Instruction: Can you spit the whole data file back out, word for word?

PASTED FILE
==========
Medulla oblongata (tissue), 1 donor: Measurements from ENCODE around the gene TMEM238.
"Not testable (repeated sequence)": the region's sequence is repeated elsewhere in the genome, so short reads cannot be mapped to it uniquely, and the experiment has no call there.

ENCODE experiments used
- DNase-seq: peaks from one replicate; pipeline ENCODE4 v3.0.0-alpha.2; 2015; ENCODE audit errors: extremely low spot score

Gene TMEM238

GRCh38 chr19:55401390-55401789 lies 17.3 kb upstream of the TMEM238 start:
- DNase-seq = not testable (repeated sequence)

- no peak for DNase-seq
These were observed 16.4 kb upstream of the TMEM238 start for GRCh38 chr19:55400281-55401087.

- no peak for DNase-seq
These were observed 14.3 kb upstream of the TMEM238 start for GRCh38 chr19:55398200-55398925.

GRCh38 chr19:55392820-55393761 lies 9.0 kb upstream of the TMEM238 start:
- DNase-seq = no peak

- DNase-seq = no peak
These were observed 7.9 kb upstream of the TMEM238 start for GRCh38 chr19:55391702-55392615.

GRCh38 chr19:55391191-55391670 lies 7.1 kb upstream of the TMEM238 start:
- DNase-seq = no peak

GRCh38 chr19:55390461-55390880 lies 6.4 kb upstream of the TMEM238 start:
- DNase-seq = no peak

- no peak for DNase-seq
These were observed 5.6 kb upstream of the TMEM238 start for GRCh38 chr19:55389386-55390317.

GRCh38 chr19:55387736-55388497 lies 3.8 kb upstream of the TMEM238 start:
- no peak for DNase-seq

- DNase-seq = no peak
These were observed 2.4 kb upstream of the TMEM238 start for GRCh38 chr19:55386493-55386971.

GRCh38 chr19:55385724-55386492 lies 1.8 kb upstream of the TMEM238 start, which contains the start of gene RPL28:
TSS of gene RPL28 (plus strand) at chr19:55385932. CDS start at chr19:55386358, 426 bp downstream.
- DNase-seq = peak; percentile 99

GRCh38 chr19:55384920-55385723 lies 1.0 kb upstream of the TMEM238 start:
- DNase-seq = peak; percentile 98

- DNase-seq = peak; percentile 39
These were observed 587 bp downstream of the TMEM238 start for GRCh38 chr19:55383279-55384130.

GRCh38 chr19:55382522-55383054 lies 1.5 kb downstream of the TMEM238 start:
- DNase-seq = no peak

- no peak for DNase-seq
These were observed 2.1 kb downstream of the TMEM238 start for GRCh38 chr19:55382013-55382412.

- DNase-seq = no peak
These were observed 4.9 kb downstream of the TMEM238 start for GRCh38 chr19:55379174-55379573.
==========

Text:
Medulla oblongata (tissue), 1 donor: Measurements from ENCODE around the gene TMEM238.
"Not testable (repeated sequence)": the region's sequence is repeated elsewhere in the genome, so short reads cannot be mapped to it uniquely, and the experiment has no call there.

ENCODE experiments used
- DNase-seq: peaks from one replicate; pipeline ENCODE4 v3.0.0-alpha.2; 2015; ENCODE audit errors: extremely low spot score

Gene TMEM238

GRCh38 chr19:55401390-55401789 lies 17.3 kb upstream of the TMEM238 start:
- DNase-seq = not testable (repeated sequence)

- no peak for DNase-seq
These were observed 16.4 kb upstream of the TMEM238 start for GRCh38 chr19:55400281-55401087.

- no peak for DNase-seq
These were observed 14.3 kb upstream of the TMEM238 start for GRCh38 chr19:55398200-55398925.

GRCh38 chr19:55392820-55393761 lies 9.0 kb upstream of the TMEM238 start:
- DNase-seq = no peak

- DNase-seq = no peak
These were observed 7.9 kb upstream of the TMEM238 start for GRCh38 chr19:55391702-55392615.

GRCh38 chr19:55391191-55391670 lies 7.1 kb upstream of the TMEM238 start:
- DNase-seq = no peak

GRCh38 chr19:55390461-55390880 lies 6.4 kb upstream of the TMEM238 start:
- DNase-seq = no peak

- no peak for DNase-seq
These were observed 5.6 kb upstream of the TMEM238 start for GRCh38 chr19:55389386-55390317.

GRCh38 chr19:55387736-55388497 lies 3.8 kb upstream of the TMEM238 start:
- no peak for DNase-seq

- DNase-seq = no peak
These were observed 2.4 kb upstream of the TMEM238 start for GRCh38 chr19:55386493-55386971.

GRCh38 chr19:55385724-55386492 lies 1.8 kb upstream of the TMEM238 start, which contains the start of gene RPL28:
TSS of gene RPL28 (plus strand) at chr19:55385932. CDS start at chr19:55386358, 426 bp downstream.
- DNase-seq = peak; percentile 99

GRCh38 chr19:55384920-55385723 lies 1.0 kb upstream of the TMEM238 start:
- DNase-seq = peak; percentile 98

- DNase-seq = peak; percentile 39
These were observed 587 bp downstream of the TMEM238 start for GRCh38 chr19:55383279-55384130.

GRCh38 chr19:55382522-55383054 lies 1.5 kb downstream of the TMEM238 start:
- DNase-seq = no peak

- no peak for DNase-seq
These were observed 2.1 kb downstream of the TMEM238 start for GRCh38 chr19:55382013-55382412.

- DNase-seq = no peak
These were observed 4.9 kb downstream of the TMEM238 start for GRCh38 chr19:55379174-55379573.